Damn it pisses me off. The internets is video and they block it. The internets is streaming and they block it. If I try to search for something graphics or programming related, it often ends up blocked, flagged as game or hacking or forums. Forums and IRC and newsgroups are off limits, good thing this isn’t where the answers to common questions are easily found. The company is digging themselves a grave IMO; a shallow grave of cold old technology to cuddle up with and wither away as the world passes them by and their employees dream of greener pastures.

Anyway. For mostly personal reasons I was trying to find a way to bypass their guest internets connection all together so I looked to my G1 phone and found an app called PdaNet. It basically tethers a Smart Phone to a PC via USB and the phone acts as a modem, using the 3G (or Edge I guess) network to access the internets. The install is one of the best I’ve seen and was painless. The software is easy to use and has user controls where they should be (it only runs if you ask it to). But the problem is that although I’m able to see the internets unfiltered, much of it just doesn’t load or times out. Gmail and Reader fail to load, as did a few others I tried. Other sites opened fine, but it was of little consequence since my main hope was to bypass the filtering so I can read the blogs I like as they are intended, with images and video.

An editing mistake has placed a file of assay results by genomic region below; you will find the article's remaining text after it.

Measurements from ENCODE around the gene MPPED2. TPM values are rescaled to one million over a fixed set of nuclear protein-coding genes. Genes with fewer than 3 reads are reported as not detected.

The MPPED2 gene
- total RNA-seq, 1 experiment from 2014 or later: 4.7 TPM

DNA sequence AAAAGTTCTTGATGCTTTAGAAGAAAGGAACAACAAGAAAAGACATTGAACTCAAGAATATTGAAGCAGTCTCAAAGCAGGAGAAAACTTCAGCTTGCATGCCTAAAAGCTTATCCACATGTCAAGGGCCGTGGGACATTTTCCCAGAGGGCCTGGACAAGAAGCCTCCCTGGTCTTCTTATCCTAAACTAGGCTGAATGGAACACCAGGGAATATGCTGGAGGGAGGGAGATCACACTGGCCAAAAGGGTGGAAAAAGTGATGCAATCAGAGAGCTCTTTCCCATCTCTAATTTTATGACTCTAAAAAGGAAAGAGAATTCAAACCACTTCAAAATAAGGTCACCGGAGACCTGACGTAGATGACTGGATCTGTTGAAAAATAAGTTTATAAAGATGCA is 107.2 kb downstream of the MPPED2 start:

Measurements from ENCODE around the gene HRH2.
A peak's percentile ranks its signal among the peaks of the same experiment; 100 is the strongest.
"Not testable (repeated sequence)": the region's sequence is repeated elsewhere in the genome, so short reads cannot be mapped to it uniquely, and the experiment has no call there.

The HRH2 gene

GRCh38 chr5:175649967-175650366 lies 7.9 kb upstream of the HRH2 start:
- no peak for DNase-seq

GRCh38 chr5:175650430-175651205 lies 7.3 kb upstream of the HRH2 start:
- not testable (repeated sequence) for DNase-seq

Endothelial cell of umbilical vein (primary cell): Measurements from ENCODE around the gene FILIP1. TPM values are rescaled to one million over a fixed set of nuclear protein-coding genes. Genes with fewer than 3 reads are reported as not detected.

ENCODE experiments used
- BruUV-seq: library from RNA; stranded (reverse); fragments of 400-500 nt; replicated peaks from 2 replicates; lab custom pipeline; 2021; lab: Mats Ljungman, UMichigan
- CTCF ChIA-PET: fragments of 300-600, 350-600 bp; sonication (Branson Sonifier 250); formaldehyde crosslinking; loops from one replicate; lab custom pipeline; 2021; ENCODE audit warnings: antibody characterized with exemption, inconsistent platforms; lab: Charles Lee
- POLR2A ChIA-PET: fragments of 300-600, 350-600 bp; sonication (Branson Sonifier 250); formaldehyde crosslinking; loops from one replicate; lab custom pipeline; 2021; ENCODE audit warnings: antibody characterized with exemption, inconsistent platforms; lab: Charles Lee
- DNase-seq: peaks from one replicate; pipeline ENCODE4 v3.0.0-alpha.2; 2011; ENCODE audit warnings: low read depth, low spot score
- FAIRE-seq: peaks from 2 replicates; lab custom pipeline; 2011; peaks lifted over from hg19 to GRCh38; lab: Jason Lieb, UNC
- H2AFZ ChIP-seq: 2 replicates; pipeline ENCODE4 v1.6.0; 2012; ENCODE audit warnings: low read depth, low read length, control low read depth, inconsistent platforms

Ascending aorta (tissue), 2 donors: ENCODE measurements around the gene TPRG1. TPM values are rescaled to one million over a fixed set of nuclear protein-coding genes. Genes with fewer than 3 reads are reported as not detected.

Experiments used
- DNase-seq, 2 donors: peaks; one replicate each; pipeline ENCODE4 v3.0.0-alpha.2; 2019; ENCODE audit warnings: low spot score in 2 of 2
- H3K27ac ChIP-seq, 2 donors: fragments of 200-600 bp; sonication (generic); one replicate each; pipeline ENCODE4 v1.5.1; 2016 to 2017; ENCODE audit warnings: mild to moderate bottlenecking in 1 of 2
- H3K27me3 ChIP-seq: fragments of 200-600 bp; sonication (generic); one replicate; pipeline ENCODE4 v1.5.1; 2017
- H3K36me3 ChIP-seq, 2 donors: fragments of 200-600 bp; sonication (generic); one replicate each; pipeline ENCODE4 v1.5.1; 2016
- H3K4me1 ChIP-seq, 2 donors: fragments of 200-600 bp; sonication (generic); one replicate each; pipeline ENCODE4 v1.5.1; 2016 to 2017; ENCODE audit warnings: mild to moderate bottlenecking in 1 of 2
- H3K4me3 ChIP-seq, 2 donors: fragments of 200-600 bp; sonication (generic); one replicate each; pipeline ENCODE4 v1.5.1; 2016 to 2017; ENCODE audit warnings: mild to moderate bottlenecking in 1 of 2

One of my objectives at work is to stay up to date on relevant technology. I can’t do that at work now. A project I’ll soon be working on will incorporate interactive technology, which is impossible to research at work because of the blocking. To me, this is basically guilty until proven innocent shit that is going to hurt them more than help.

BTW, if you want to e-mail me at work, don’t put swears in the e-mail because I won’t get it. That’s right, they filter my e-mail and if it has a naughty word in it, they swat it down.